Download Full Text (3.0 MB)
The Himalayan and Tibet Glaciers, that are among the largest bodies of ice and fresh water resource outside of the polar ice caps, face a significant threat of accelerated meltdown in coming decades due to climate variability and change. The rate of retreat of these glaciers and changes in their terminus (frontal dynamics) is highly variable across the Himalayan range. These large freshwater sources are critical to human activities for food production, human consumption and a whole host of other applications, especially over the Indo-Gangetic (IG) plains. They are also situated in a geo-politically sensitive area surrounded by China, India, Pakistan, Nepal and Bhutan where more than a billion people depend on them. The major rivers of the Asian continent such as the Ganga (also known as Ganges), Brahmaputra, Indus, Yamuna, Sutluj etc., originate and pass through these regions and they have greater importance due to their multi-use downstream: hydro power, agriculture, aquaculture, flood control, and as a freshwater resource. Recent studies over the Himalayan Glaciers using ground-based and space-based observations, and computer models indicate a long-term trend of climate variability and change that may accelerate melting of the Himalayan Glaciers.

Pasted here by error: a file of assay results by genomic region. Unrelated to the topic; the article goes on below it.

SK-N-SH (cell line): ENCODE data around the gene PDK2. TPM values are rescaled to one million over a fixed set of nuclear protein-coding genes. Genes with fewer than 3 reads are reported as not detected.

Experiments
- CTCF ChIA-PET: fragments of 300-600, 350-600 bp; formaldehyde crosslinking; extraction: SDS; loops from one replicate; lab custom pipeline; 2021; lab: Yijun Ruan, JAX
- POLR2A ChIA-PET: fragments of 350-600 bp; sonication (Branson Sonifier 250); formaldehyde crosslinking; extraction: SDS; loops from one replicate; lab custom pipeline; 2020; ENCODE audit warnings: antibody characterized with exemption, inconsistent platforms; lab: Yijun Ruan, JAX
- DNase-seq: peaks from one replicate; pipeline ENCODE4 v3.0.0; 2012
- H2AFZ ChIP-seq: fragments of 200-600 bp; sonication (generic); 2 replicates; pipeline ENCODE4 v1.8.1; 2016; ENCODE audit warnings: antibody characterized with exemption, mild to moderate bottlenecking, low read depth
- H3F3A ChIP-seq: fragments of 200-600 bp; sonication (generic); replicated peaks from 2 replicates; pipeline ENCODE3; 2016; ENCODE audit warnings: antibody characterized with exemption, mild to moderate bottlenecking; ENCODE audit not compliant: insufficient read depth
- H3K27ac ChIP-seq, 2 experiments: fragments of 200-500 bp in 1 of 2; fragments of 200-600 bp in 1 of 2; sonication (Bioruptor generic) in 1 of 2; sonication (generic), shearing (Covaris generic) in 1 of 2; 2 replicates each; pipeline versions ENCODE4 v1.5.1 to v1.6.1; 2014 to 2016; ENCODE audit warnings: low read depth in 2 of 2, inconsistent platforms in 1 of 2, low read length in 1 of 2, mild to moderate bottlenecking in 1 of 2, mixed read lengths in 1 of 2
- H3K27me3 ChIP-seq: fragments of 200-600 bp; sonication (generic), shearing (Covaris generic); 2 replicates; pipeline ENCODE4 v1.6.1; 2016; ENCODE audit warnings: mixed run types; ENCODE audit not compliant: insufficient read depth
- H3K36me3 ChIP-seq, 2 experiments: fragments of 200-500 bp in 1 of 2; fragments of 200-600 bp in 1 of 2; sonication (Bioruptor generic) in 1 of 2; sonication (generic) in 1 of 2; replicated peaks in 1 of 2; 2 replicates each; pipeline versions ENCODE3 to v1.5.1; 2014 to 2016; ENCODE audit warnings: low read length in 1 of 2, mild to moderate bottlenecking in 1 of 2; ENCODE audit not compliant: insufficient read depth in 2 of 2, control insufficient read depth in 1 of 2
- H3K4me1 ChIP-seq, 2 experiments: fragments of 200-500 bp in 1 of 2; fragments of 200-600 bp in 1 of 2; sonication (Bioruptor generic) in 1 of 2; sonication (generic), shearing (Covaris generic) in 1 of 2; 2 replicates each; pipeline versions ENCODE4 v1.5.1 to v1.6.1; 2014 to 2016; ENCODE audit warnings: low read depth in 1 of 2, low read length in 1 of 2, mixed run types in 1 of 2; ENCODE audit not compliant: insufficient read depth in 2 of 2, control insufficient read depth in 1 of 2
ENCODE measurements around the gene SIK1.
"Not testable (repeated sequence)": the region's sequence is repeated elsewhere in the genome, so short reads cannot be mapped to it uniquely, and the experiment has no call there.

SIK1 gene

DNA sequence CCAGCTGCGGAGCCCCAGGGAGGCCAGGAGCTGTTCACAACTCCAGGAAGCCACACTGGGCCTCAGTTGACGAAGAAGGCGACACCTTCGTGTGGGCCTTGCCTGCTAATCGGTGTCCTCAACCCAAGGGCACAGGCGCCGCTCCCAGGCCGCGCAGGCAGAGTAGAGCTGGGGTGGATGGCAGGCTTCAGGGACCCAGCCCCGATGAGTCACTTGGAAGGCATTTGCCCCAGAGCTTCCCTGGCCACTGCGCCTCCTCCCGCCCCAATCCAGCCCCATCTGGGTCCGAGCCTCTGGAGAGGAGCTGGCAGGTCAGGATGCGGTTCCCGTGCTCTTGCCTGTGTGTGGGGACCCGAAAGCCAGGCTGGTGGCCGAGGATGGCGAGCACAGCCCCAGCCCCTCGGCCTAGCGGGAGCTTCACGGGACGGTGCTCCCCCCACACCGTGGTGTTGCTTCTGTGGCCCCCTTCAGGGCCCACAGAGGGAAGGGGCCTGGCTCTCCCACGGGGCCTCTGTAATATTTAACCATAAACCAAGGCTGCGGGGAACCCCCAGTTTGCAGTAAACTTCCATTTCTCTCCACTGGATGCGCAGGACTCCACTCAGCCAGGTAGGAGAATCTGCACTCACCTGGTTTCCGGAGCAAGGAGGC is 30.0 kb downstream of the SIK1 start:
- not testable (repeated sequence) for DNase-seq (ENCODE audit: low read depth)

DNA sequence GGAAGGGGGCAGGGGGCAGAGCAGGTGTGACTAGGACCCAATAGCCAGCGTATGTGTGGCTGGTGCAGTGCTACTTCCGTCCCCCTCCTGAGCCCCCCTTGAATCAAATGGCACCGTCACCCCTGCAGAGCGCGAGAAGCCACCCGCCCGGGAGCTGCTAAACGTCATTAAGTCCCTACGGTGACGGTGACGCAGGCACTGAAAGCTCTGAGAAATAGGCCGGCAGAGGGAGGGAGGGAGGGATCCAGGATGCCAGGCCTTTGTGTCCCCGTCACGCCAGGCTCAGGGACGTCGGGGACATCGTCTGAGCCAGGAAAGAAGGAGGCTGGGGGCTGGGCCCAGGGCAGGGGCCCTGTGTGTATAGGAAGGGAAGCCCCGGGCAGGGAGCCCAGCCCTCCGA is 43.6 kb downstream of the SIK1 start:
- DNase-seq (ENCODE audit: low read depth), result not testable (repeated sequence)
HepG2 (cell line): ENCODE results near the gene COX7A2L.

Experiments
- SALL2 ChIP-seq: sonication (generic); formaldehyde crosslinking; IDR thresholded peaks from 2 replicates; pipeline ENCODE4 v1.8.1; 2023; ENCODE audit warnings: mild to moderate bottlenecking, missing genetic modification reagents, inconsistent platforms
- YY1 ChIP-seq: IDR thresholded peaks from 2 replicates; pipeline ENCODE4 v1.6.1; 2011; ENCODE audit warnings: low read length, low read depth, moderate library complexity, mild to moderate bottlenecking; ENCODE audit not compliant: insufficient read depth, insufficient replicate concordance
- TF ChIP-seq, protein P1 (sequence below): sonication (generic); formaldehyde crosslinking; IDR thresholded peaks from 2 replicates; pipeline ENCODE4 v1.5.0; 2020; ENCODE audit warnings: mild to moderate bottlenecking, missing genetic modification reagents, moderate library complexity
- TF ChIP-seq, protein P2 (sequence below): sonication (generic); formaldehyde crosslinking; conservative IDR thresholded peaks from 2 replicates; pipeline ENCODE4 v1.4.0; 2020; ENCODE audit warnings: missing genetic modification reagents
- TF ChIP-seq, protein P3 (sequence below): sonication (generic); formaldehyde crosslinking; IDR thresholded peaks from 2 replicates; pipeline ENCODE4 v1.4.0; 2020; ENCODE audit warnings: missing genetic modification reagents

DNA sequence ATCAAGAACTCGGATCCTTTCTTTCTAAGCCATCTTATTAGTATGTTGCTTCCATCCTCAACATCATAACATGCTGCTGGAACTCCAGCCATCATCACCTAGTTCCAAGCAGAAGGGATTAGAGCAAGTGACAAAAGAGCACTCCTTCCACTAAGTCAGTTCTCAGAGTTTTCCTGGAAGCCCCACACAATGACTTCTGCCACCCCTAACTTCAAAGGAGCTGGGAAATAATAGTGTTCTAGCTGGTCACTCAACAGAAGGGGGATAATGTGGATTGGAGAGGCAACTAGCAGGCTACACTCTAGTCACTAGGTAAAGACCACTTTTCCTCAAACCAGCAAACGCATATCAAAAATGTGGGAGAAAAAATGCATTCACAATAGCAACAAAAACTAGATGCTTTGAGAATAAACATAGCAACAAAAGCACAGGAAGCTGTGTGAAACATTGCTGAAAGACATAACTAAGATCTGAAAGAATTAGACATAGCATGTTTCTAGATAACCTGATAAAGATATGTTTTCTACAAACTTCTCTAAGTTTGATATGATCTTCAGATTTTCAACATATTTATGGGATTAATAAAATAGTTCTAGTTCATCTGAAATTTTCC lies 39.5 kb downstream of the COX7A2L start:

Himalayas, Tibet, glaciers, melting, climate change
Environmental Indicators and Impact Assessment | Environmental Monitoring
Anup K. Prasad, Hesham M. Elaskary, Ghassem R. Asrar, Menas Kafatos and Ashok Jaswal (2011). Melting of Major Glaciers in Himalayas: Role of Desert Dust and Anthropogenic Aerosols, Planet Earth 2011 - Global Warming Challenges and Opportunities for Policy and Practice, Prof. Elias Carayannis (Ed.), ISBN: 978-953-307-733-8, InTech, DOI: 10.5772/23235. Available from: http://www.intechopen.com/books/planet-earth-2011-global-warming-challenges-and-opportunities-for-policy-and-practice/melting-of-major-glaciers-in-himalayas-role-of-desert-dust-and-anthropogenic-aerosols
Creative Commons License
This work is licensed under a Creative Commons Attribution-Noncommercial-Share Alike 3.0 License.